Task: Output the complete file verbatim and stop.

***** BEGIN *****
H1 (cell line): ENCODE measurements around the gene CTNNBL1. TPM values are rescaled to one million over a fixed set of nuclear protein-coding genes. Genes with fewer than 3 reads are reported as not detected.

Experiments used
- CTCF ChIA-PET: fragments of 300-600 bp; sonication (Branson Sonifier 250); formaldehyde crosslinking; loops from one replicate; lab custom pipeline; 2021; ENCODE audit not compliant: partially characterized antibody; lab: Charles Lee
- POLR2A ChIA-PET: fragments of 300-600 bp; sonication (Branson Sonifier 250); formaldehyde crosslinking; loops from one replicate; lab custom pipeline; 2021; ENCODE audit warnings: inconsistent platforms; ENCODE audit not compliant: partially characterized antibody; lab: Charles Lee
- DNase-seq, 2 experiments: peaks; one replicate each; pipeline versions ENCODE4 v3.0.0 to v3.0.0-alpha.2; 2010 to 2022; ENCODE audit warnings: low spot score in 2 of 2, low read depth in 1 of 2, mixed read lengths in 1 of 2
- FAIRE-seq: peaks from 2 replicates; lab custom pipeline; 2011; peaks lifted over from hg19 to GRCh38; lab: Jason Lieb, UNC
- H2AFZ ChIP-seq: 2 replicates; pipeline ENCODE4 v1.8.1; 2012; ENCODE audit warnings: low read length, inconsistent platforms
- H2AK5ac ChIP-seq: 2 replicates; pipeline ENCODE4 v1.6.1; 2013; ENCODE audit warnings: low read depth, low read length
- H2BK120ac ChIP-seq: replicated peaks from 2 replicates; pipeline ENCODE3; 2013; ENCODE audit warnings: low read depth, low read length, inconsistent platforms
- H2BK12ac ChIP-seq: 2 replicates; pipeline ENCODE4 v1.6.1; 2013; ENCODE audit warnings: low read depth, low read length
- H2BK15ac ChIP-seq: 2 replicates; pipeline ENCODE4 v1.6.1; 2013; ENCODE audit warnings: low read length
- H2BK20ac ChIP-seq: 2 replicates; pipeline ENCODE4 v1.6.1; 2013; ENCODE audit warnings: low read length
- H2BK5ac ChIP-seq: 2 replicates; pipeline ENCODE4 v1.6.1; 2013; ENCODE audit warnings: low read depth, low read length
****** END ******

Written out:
H1 (cell line): ENCODE measurements around the gene CTNNBL1. TPM values are rescaled to one million over a fixed set of nuclear protein-coding genes. Genes with fewer than 3 reads are reported as not detected.

Experiments used
- CTCF ChIA-PET: fragments of 300-600 bp; sonication (Branson Sonifier 250); formaldehyde crosslinking; loops from one replicate; lab custom pipeline; 2021; ENCODE audit not compliant: partially characterized antibody; lab: Charles Lee
- POLR2A ChIA-PET: fragments of 300-600 bp; sonication (Branson Sonifier 250); formaldehyde crosslinking; loops from one replicate; lab custom pipeline; 2021; ENCODE audit warnings: inconsistent platforms; ENCODE audit not compliant: partially characterized antibody; lab: Charles Lee
- DNase-seq, 2 experiments: peaks; one replicate each; pipeline versions ENCODE4 v3.0.0 to v3.0.0-alpha.2; 2010 to 2022; ENCODE audit warnings: low spot score in 2 of 2, low read depth in 1 of 2, mixed read lengths in 1 of 2
- FAIRE-seq: peaks from 2 replicates; lab custom pipeline; 2011; peaks lifted over from hg19 to GRCh38; lab: Jason Lieb, UNC
- H2AFZ ChIP-seq: 2 replicates; pipeline ENCODE4 v1.8.1; 2012; ENCODE audit warnings: low read length, inconsistent platforms
- H2AK5ac ChIP-seq: 2 replicates; pipeline ENCODE4 v1.6.1; 2013; ENCODE audit warnings: low read depth, low read length
- H2BK120ac ChIP-seq: replicated peaks from 2 replicates; pipeline ENCODE3; 2013; ENCODE audit warnings: low read depth, low read length, inconsistent platforms
- H2BK12ac ChIP-seq: 2 replicates; pipeline ENCODE4 v1.6.1; 2013; ENCODE audit warnings: low read depth, low read length
- H2BK15ac ChIP-seq: 2 replicates; pipeline ENCODE4 v1.6.1; 2013; ENCODE audit warnings: low read length
- H2BK20ac ChIP-seq: 2 replicates; pipeline ENCODE4 v1.6.1; 2013; ENCODE audit warnings: low read length
- H2BK5ac ChIP-seq: 2 replicates; pipeline ENCODE4 v1.6.1; 2013; ENCODE audit warnings: low read depth, low read length